Under the terms of the cease-fire, which officially remains in effect, Israel was to stop all invasions of Palestinian-controlled territory and to begin withdrawing its forces.
In exchange, Yasir Arafat, the Palestinian leader, pledged to deliver security for the Israelis. Each side accuses the other of reneging. Citing attacks in recent days on Israeli civilians, Mr. Sharon and his cabinet decided this week to return to using "all necessary measures" to protect Israelis.
The killing of the three Israelis on Thursday involved a novel method. It was the first time a Palestinian had disguised himself as an Israeli soldier, and Mr. Sharon referred to the attack in his remarks on Thursday night. "Do not try to appease the Arabs at our expense," he told Mr. Bush and other Western leaders. "We cannot accept this."
After the stern response from the White House today, normally loquacious Sharon advisers were notably quiet. Shimon Peres, the foreign minister and the staunchest advocate of peace talks in the government, noted that "the prime minister writes his own speeches." Yossi Sarid, the leader of the political opposition, accused Mr. Sharon of recklessly jeopardizing a crucial alliance.
The attacks continued today. Hanonia Ben Shalom, an Israeli citizen, was driving his Isuzu near the West Bank when he was shot in the back and killed. The shot was apparently fired from the West Bank, the Israeli Army reported.
The leader of Israel's forces in the West Bank, Brig. Gen. Yitzhak Gershon, said the army was compelled to act in Hebron today in part because of a sniper attack two days ago that wounded two Israeli women. "The operation was forced upon us," he said.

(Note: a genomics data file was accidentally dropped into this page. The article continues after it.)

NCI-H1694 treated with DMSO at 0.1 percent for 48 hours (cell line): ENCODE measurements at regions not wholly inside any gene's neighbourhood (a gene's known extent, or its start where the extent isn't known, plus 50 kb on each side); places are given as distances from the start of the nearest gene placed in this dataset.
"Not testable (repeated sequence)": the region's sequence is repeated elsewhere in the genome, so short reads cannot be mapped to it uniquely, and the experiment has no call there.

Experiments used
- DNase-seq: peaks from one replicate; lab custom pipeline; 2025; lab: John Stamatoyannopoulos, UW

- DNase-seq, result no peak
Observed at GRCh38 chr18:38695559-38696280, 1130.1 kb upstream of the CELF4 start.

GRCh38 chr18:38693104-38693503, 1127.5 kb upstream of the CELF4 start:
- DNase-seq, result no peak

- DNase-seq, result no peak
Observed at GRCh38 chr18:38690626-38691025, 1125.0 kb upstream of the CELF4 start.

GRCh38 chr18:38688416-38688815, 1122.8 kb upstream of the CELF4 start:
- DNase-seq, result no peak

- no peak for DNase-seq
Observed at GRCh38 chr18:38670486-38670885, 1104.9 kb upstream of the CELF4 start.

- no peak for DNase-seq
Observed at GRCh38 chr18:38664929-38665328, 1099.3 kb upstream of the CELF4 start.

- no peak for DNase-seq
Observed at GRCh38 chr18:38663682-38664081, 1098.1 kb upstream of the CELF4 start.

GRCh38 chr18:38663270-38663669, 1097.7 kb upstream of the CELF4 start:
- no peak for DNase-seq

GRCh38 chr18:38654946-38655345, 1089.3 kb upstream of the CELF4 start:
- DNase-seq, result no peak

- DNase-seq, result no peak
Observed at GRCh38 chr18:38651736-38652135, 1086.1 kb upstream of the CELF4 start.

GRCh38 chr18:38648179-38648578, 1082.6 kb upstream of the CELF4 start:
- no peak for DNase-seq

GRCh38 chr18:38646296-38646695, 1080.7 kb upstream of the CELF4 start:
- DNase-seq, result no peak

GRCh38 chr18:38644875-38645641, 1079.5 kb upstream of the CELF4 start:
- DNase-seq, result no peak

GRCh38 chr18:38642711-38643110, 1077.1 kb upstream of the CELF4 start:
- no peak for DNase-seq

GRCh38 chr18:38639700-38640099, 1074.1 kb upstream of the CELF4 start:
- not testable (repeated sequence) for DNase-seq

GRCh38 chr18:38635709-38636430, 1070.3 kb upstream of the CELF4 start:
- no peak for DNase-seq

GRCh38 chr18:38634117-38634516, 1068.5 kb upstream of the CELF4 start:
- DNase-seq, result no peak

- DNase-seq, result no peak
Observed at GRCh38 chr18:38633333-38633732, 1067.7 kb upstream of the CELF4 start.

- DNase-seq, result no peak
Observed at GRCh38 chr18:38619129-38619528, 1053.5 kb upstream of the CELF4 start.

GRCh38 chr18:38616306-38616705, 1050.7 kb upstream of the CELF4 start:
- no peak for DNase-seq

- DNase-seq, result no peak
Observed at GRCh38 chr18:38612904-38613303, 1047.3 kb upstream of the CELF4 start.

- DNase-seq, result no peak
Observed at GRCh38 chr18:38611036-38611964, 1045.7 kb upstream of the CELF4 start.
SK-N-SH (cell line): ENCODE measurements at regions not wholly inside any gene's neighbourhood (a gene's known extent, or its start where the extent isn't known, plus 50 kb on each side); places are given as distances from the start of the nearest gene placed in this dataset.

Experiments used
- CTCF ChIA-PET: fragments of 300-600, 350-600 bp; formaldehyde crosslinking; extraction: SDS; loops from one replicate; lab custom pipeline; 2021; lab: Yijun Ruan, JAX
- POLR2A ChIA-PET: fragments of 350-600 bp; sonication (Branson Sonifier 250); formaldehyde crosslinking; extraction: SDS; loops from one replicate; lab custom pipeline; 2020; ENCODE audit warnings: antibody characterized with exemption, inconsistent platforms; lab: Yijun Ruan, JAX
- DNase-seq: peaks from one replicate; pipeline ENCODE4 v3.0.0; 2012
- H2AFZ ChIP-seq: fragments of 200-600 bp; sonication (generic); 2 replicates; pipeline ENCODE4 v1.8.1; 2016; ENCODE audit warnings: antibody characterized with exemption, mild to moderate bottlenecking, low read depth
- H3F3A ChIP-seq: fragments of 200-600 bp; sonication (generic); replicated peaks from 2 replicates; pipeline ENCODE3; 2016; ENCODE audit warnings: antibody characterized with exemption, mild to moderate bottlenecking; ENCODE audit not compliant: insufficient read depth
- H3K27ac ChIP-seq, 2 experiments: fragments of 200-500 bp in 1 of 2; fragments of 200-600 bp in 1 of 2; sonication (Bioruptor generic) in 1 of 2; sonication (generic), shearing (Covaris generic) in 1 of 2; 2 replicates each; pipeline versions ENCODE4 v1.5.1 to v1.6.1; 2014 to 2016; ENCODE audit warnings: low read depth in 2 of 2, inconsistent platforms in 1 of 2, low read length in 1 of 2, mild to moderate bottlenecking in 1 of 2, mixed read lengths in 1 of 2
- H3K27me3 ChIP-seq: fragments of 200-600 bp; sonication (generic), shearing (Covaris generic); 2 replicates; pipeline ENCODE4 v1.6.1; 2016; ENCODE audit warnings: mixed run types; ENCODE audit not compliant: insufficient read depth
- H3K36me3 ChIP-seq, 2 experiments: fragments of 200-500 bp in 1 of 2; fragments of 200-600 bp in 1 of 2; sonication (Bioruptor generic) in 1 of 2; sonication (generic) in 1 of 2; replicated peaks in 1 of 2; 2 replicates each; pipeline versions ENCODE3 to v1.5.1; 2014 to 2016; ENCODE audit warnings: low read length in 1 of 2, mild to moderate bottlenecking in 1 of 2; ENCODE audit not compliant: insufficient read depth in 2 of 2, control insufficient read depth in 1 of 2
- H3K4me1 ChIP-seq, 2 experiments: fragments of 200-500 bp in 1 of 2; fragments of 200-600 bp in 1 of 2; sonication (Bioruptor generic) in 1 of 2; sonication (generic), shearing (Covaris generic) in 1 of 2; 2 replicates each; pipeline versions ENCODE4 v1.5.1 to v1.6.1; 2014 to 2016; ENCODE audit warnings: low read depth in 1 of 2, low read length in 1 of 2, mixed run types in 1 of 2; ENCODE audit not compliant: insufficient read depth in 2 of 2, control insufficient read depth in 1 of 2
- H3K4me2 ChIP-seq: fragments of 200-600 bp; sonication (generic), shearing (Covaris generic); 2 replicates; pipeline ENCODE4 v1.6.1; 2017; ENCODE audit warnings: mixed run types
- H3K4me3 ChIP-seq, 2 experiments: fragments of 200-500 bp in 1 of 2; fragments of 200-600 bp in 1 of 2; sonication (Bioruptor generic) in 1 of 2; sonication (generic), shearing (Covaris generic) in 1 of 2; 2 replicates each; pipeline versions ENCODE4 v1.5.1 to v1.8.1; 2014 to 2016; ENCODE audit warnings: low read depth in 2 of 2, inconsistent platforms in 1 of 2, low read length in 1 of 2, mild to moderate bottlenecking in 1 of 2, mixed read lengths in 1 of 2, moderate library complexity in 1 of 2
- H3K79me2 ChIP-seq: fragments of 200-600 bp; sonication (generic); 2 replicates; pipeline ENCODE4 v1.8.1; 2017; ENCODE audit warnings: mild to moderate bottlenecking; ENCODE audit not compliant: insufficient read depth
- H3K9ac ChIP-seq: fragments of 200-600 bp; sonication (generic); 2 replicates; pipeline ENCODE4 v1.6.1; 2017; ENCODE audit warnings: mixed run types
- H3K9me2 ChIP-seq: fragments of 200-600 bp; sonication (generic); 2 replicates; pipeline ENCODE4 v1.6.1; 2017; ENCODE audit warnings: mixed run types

In Hebron, an ancient city set amid terraced vineyards, several hundred Israeli settlers live surrounded by more than 100,000 Palestinians. In 1997, parts of the city were handed over to Palestinian control.
General Gershon declined to say how long Israeli forces would occupy Harat al Sheik and Abu Sneina, the two neighborhoods that they entered today.
This afternoon, in the shade cast by a building, six Palestinian soldiers drank cups of sweet Arabic coffee, a half hour after trading shots with Israeli tanks, whose treads had carved ruts in Hebron's hilly streets.
Up the hill, near the new Israeli outposts, Issa Shabani reached into a plastic bag to display the shell casings — some, fired from helicopters, as long as and fat as rolls of quarters — that his grandchildren had collected. He gave a tour of the apartments in his building, their walls pocked by bullet holes as wide as half an inch.
Later, two Israeli Army jeeps arrived to escort out a news photographer whose vehicle had come under fire from an unknown source. As six soldiers in battle gear leaped out with M-16's leveled, two dozen Palestinians who had been chatting in the street simply vanished, without a word.October 5, 2001
Copyright 2001 The New York Times